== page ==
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24-gauss's law

# 24-gauss's law - Physics 4B Lecture Notes Chapter 24 Gauss...

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Physics 4B Lecture Notes 24-1 Chapter 24 - Gauss’ Law Problem Set #3 - due: Ch 24 - 2, 3, 6, 10, 12, 19, 25, 27, 35, 43, 53, 54 Lecture Outline 1. The Definition of Electric Flux 2. Gauss’ Law 3. The Behavior of Conductors 4. Examples Using Gauss’ Law 1. The Definition of Electric Flux Recall that the strength of the field is proportional to the density of field lines. The field can be thought of as the number of lines per unit area. The number of lines through an area is called the "flux." If a constant field is perpendicular to the surface, then the flux is given by Φ = EA . If a constant field is at an angle θ from the normal to the surface, then the flux is given by Φ = EA cos θ = r E r A . For non-constant fields, such as the field due to a point charge, the flux through the surface is the sum of the normal component of the field over each small section of the surface where the flux can be considered constant. Φ ≡ r E d r A The Definition of Electric Flux A E A E θ dA E θ

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Physics 4B Lecture Notes 24-2 Example 1: Find the flux that exits a sphere centered at the origin due to a point charge also at the origin. A small surface area on a sphere is, d r A = r 2 sin θ d θ d φ ˆ r . Using the field due to the point charge, r E = k q 2 r ˆ r , the flux can be calculated from its definition, Φ ≡ r E d r A , Φ ≡ k q 2 r ˆ r r 2 sin θ d θ d φ ˆ r Φ = k q sin θ 0 π d θ d φ 0 2 π = 4 π kq = q ε o 2. Gauss’ Law Example 2: Find the flux due to a point charge over the surface of a cube. Again start with the definition of flux, Φ ≡ r E d r A , and the field of a point charge, r E = k q 2 r ˆ r . This time however, the electric field and the area element are not always parallel and the integral is nearly impossible to complete. But, we know that the number of field lines that leave the charge is not effected by the shape of some imaginary surface that surrounds the charge. That is, the same number of field lines exit the cube as exit the sphere in example 1 so the flux must again equal Φ = q ε o . The flux through any closed surface is proportional to the charge contained inside. Gauss's Law r E d r A = q enclosed ε o Beyond the Mechanical Universe (vol. 29 frame 28270 [Ch 17]) dA θ d θ r r sin θ φ d φ r sin θ d φ r d θ x y z dA x y z q dE r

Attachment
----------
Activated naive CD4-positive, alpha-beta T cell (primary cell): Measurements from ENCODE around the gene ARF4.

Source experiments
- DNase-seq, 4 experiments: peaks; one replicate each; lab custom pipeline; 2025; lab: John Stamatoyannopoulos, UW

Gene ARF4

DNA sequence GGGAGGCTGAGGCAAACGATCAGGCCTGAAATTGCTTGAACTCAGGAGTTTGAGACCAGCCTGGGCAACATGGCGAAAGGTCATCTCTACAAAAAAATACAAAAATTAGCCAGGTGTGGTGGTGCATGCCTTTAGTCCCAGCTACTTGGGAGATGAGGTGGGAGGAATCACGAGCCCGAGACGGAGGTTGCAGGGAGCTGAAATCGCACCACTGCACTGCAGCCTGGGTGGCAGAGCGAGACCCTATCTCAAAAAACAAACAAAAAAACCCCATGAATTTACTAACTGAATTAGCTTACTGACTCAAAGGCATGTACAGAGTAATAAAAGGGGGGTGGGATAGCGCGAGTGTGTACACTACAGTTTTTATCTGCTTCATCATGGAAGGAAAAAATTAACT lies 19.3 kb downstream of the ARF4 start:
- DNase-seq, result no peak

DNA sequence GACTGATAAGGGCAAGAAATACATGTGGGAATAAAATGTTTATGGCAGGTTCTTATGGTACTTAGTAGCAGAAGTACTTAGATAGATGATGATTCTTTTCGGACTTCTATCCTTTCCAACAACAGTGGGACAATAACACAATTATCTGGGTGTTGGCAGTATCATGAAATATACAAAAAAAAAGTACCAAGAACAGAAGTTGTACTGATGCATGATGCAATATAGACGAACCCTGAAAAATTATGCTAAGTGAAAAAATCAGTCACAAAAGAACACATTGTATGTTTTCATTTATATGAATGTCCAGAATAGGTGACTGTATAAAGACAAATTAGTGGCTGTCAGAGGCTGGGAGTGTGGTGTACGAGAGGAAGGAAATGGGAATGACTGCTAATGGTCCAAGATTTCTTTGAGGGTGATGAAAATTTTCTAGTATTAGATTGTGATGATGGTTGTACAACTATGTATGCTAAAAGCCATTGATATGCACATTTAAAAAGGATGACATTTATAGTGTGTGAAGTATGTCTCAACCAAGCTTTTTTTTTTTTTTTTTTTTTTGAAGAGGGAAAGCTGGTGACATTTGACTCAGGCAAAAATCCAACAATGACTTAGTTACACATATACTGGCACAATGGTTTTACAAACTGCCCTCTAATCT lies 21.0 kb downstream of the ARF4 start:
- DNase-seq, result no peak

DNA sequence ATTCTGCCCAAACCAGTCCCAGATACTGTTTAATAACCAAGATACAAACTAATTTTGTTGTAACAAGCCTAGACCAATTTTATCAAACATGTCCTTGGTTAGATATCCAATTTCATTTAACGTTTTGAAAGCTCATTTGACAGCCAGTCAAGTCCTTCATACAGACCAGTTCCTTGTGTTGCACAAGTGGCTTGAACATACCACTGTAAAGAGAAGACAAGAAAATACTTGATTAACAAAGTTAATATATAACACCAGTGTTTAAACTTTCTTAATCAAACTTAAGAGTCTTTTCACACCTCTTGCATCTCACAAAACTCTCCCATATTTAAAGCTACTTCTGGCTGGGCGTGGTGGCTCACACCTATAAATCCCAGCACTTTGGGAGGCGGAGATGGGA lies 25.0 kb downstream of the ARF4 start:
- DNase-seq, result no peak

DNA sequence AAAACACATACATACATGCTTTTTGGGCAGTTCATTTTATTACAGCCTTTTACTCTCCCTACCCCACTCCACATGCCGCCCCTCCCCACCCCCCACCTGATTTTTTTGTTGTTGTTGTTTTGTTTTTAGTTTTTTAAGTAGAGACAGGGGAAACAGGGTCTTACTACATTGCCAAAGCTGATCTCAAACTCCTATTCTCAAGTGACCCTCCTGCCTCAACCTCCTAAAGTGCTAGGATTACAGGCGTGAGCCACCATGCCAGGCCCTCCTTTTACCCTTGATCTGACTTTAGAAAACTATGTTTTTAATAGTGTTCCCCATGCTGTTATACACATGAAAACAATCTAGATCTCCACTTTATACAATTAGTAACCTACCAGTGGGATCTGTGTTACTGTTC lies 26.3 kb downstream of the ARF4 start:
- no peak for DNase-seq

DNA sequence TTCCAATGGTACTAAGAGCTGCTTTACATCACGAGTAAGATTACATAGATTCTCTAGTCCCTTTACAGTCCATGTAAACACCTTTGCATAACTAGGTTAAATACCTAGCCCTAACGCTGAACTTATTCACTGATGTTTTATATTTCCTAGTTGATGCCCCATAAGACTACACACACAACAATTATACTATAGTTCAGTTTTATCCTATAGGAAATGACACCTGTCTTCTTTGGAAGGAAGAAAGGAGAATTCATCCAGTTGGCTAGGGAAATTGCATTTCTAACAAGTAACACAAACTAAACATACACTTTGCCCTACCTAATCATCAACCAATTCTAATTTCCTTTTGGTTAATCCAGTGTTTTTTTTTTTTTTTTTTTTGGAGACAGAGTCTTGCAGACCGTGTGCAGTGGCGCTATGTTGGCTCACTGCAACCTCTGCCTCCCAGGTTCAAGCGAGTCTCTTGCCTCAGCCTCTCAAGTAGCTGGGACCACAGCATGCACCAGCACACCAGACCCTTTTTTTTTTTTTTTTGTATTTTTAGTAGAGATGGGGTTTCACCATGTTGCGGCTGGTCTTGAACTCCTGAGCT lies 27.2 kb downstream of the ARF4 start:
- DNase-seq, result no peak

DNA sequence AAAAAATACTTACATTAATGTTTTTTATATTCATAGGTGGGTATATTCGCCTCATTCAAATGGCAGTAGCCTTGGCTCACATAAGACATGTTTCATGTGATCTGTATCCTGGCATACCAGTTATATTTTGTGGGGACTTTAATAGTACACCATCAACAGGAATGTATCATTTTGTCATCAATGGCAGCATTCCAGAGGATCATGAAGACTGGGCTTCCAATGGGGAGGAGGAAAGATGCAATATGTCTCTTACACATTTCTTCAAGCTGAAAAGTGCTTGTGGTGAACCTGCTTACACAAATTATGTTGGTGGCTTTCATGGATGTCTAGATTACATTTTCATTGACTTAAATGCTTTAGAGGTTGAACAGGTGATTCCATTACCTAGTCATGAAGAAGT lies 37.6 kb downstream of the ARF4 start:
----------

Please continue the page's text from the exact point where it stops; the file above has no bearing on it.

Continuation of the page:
Physics 4B Lecture Notes 24-3 Example 3: Starting with Gauss’s Law derive Coulomb’s Rule. The field due to a point charge q 1 can be found by applying Gauss's Law to an imaginary gaussian sphere of radius r centered on the charge, r E d r A = q ε o = q 1 ε o . By the spherical symmetry of the problem, the field must be radial and constant on the gaussian sphere so, r E d r A = EA = E4 π r 2 = q 1 ε o E = q 1 4 πε o r 2 = k q 1 r 2 .

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24-gauss's law - Physics 4B Lecture Notes Chapter 24 Gauss...

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